We’re delighted to share the good news that the total population of Javan rhinos has increased from 68 to 72 individuals! Following analysis of the results of a camera-trap survey conducted in September 2019, Indonesia’s Ministry of Environment and Forestry announced the Javan rhino success, thanks to recent births of four calves.
All of the world’s Javan rhinos live in Ujung Kulon National Park, on the western tip of the island of Java. Ten years ago, it was believed that there were fewer than 50 Javan rhinos in the Park, and it is testament to the long-term efforts of rangers, Park managers and officials that the population has been able to grow.
Despite all living in one relatively small location, Javan rhinos are not easy to spot. Even the rangers that patrol the Park every day often won’t see a rhino for months at a time: in 2017 only three direct rhino sightings were recorded by Rhino Protection Units (RPUs). Instead, they look for tell-tale signs – rhino footprints and dung – and identify rhinos through images from carefully placed camera traps.
Alongside rhino population monitoring, RPUs also protect the Park from illegal activity, reducing the threat of poaching for rhinos and other wildlife. Thankfully, no rhino poaching has taken place in Ujung Kulon National Park in more than 20 years, yet illegal activities including logging, bird hunting and encroachment is often detected by the Units, who then confiscate wildlife products, nets or snares and, if possible, arrest the perpetrators. This work is vital to protect the Park and all its wildlife, which includes many endangered species and is a designated UNESCO World Heritage Site.
In addition, teams work within the Park to improve the habitat, making it a healthy, resilient ecosystem in which the rhinos can live and breed. One of the current challenges is the invasive Arenga palm plant. In the Javan Rhino Study and Conservation Area, a 5,000 ha area in the east of Ujung Kulon, the invasive plant has been crowding out native species that are more palatable and nutritious for Javan rhinos.
Thanks to sustained efforts by our partners in Indonesia, Yayasan Badak Indonesia – The Rhino Foundation of Indonesia, large areas of Arenga have now been cleared, allowing other plants to recolonise the area, and creating more good habitat for the expanding population of Javan rhinos. This project has already seen some success, with the latest camera-trap data showing that at least eight rhinos frequently use the restored area!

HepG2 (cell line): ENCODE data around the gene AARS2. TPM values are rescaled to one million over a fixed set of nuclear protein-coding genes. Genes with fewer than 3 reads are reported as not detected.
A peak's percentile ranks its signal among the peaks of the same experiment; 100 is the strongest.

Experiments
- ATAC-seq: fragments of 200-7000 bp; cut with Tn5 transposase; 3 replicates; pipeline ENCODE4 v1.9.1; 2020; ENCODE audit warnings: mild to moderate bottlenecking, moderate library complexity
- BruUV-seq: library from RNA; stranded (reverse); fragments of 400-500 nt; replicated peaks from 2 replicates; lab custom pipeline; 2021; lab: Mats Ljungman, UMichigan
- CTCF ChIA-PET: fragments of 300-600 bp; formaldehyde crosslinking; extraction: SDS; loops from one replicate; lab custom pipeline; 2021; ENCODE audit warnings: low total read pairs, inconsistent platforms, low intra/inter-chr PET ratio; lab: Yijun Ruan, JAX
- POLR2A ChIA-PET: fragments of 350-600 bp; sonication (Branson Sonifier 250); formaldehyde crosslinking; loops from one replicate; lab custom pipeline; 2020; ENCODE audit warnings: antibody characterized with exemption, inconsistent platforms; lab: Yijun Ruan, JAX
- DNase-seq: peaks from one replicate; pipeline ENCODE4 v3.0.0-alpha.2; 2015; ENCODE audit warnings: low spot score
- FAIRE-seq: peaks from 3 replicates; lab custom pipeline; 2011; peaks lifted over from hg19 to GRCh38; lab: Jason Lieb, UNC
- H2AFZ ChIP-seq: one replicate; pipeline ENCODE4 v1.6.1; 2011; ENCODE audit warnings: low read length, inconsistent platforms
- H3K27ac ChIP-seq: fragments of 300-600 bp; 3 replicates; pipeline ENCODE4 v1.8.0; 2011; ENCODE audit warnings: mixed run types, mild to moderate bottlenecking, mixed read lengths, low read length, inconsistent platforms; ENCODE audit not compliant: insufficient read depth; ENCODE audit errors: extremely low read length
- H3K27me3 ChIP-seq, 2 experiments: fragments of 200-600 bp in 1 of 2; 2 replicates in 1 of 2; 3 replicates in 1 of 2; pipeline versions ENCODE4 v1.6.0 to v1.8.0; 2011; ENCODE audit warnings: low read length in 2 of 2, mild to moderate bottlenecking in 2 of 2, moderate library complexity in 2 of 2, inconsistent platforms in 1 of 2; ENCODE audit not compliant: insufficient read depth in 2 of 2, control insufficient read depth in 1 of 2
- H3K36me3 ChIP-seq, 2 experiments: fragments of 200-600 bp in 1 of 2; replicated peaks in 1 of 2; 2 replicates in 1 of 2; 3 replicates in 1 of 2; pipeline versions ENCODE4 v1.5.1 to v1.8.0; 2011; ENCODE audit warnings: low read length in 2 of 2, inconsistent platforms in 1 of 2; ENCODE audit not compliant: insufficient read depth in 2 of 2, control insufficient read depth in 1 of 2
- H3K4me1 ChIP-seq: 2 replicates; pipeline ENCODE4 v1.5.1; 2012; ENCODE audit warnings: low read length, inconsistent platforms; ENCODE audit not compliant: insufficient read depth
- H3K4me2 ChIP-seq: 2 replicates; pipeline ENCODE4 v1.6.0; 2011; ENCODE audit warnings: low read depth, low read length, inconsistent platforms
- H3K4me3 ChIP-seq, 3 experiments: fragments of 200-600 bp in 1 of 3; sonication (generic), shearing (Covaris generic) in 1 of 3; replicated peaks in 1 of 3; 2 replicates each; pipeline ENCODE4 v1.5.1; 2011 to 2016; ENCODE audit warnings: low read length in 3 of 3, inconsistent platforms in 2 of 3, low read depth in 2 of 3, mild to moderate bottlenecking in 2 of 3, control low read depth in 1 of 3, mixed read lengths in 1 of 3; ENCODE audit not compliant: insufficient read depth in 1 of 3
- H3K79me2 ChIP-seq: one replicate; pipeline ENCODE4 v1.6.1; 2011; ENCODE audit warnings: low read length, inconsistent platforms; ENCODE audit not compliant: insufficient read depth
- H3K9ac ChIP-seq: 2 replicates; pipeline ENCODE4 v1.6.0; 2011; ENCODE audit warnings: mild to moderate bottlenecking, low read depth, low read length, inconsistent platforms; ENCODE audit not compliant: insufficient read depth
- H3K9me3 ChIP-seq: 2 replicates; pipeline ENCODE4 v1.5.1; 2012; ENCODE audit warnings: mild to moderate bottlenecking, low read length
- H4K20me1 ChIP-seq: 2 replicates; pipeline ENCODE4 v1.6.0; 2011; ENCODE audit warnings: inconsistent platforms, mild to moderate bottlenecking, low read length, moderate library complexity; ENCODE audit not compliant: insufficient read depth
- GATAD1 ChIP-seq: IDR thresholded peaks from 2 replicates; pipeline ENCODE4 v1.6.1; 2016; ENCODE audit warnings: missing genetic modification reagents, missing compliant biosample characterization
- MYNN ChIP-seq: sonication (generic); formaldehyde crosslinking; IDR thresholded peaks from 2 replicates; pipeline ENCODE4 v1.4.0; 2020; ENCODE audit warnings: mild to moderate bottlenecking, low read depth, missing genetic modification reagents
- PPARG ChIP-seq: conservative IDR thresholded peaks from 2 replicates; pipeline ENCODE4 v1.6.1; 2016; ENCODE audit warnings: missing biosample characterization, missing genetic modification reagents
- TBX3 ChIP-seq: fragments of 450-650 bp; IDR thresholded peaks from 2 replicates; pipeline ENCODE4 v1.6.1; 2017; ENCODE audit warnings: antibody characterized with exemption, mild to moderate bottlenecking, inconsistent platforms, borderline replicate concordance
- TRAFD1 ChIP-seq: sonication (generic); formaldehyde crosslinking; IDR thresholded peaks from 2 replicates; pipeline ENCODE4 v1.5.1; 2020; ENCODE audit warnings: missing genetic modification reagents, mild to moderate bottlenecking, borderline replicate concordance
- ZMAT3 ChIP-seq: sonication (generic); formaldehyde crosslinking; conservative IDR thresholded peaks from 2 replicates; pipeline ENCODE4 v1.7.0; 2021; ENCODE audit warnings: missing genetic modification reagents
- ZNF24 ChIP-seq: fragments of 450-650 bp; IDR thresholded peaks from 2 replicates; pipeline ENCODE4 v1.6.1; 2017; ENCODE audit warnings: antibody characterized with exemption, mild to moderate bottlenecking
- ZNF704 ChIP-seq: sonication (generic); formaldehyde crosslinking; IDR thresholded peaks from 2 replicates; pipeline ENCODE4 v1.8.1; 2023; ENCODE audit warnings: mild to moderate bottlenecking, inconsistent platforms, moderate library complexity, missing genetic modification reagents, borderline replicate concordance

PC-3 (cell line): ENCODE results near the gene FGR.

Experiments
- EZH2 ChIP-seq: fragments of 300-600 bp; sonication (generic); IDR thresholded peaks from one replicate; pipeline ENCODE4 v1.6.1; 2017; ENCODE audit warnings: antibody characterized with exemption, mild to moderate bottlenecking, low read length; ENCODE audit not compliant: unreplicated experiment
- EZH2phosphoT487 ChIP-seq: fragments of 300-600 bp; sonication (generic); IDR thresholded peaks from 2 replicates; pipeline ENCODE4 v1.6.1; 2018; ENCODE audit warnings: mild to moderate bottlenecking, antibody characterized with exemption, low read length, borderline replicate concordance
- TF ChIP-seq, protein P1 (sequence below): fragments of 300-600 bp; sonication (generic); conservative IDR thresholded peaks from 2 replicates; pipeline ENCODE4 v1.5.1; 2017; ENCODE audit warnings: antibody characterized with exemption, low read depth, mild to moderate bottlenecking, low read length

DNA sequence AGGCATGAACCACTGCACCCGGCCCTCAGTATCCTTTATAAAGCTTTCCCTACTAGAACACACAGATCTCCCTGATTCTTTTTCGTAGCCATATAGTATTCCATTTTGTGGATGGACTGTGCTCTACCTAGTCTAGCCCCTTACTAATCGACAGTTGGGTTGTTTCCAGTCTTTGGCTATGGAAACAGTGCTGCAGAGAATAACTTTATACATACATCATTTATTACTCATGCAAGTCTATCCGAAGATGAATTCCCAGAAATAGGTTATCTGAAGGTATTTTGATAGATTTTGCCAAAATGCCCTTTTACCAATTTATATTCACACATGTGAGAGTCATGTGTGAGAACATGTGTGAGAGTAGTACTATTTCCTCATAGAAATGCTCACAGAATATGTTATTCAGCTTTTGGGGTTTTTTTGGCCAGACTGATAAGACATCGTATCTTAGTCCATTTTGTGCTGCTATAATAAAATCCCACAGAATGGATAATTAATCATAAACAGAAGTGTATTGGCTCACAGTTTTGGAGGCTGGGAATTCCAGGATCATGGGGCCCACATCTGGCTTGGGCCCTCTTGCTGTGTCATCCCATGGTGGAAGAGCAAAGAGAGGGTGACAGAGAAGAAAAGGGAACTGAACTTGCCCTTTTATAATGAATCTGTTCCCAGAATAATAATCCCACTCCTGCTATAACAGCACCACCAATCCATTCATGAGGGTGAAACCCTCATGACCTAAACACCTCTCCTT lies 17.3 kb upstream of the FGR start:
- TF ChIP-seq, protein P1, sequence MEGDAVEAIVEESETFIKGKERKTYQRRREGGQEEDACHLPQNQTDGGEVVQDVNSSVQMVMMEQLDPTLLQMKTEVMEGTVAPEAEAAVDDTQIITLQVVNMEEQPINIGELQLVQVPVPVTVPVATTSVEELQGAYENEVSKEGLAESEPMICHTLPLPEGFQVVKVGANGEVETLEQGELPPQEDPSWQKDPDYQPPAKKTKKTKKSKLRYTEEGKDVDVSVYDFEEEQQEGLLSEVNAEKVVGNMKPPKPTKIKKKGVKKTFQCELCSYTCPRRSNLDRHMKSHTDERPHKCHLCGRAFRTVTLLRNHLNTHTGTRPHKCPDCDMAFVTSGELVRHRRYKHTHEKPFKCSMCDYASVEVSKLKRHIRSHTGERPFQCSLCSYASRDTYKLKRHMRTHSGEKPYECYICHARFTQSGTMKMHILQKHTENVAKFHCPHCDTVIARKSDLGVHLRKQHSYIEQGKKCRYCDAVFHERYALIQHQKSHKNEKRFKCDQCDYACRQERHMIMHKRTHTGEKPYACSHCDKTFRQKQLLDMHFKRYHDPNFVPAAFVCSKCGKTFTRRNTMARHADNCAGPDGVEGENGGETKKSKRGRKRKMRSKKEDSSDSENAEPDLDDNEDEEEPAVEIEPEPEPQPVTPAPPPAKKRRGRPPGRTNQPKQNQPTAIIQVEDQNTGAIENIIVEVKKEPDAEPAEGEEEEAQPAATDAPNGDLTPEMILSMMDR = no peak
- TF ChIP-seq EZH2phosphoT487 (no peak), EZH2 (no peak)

Cathy Dean, CEO of Save the Rhino International, says:
“Raising funds specifically for Javan rhinos is hard. Few people have heard of them, fewer have ever seen them. So we are delighted that, thanks to the generosity of our supporters, who have donated significant unrestricted funds this year, we will be inviting the International Rhino Foundation, our funding partners for Indonesian rhino programmes, to apply for up to £50,000 to support work to eliminate the Arenga palm in Ujung Kulon National Park. We’ve already seen the results of previous efforts rewarded; let’s encourage some more breeding success!”
Undoubtedly there is more work to do; continuing to protect and monitor the rhinos within Ujung Kulon, as well as looking for a second, suitable site, so that we don’t have all the world’s Javan rhinos in one ‘basket’. Only 50 years ago, the entire Javan rhino population was thought to number between 21 and 28 individuals. The increase to more than 70 animals today is a huge achievement, giving everyone hope that with sustained, strategic efforts, Javan rhinos, and other Critically Endangered rhino species, can thrive.